schneebly Thu 28-Jun-07 08:32:00

same as malory here

SpinedMicrathena Thu 28-Jun-07 08:49:52

Do you think it is humiliating for a child to be made to say he/she is sorry? Or do you think it teaches them normal acceptable polite behaviour?

DH thinks the former. I think the latter.

I accept (of course) that you should also explain to the child what he/she has done wrong or nothing can be learned. But, I do not think not apologising should be an option. When you are mean to people, you should say you are sorry.

slowreader Thu 28-Jun-07 09:22:00

Yes, but I think it has to work both ways and you have to say sorry to them when necessary.

SleeplessInTheStaceym11House Thu 28-Jun-07 09:24:46

SM but surely a small amount of humiliation (like saying sorry) teaches them that their behaviour was not acceptable and maybe not to do it again??

its like as adults, you bump into someone and say sorry, if a child does something wrong they sould say sorry and understand why.....dd put a box on a childs head last night, the mother told the child off......i said it was dd and dd piped up from round the corner 'i'm sorry!'...she's 2.7yo i dont think theres any problem with that!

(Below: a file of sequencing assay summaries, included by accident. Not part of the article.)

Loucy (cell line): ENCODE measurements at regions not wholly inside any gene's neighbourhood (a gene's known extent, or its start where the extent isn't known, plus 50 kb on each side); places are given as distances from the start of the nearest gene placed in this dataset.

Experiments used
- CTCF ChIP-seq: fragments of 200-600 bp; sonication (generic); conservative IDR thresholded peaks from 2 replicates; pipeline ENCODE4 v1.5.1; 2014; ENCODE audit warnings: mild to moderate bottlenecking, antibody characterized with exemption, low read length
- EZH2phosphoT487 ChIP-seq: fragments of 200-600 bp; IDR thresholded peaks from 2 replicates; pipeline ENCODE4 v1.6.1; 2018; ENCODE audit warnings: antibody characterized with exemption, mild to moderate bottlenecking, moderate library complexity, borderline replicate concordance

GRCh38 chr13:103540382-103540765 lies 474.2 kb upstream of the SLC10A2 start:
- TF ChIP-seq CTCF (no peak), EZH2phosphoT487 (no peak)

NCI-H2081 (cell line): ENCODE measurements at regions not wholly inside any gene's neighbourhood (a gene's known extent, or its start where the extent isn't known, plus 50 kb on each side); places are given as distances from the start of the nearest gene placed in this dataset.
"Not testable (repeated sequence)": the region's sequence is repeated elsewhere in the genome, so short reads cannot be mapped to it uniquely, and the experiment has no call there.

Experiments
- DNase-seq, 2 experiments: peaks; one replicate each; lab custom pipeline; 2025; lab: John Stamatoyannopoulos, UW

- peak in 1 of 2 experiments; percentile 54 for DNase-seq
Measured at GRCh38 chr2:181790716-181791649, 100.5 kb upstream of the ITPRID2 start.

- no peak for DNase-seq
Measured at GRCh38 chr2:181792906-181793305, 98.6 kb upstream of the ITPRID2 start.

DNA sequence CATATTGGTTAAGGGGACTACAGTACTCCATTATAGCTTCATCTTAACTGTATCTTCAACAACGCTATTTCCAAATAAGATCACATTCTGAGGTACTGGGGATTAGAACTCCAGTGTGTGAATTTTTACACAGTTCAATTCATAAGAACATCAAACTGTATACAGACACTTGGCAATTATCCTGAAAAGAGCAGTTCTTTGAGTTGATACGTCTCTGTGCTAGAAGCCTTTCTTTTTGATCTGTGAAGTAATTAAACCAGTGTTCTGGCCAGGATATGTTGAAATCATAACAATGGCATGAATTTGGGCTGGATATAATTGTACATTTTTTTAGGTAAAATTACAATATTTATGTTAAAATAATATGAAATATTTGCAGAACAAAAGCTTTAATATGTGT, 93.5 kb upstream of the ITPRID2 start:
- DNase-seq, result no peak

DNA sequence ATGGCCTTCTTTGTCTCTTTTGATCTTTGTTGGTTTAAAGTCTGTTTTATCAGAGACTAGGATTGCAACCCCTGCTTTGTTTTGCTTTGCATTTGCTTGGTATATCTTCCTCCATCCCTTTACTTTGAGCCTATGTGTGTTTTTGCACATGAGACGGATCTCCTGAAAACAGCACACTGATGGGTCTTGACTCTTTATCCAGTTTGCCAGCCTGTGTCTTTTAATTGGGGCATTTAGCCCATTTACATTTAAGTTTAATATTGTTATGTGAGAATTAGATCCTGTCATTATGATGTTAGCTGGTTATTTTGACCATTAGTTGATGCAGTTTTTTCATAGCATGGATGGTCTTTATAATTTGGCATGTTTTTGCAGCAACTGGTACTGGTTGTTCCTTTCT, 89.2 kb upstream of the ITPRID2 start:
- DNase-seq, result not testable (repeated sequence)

Diplidophus Thu 28-Jun-07 09:35:06

Yes I do when he returns from the naughty corner and he has to say what he's sorry for (normally hitting mummy).

Problem is is that he likes the whole drama and make-up. IT stops his behaviour but it's isn't stopping him doing it again as I think he likes the whole kiss and make up side.

He's 2.5.

edam Thu 28-Jun-07 09:49:02

I do but not sure how to cope with ds when he says 'sorry' straight away as a pre-emptive measure. I try to explain why he's been told off, but he's not really taking it in, he thinks saying sorry lets him off the hook and is off to the next activity. And if I stop him it all gets far too huge as an issue.

Don't think there's anything wrong with saying sorry at all, very important to apologise for hurting others, esp. in our culture where people expect other people to say 'sorry'. But of course with children 'sorry' is not enough on its own, you have to explain why whatever they did is wrong and how it affected the person they hit/offended/whatever.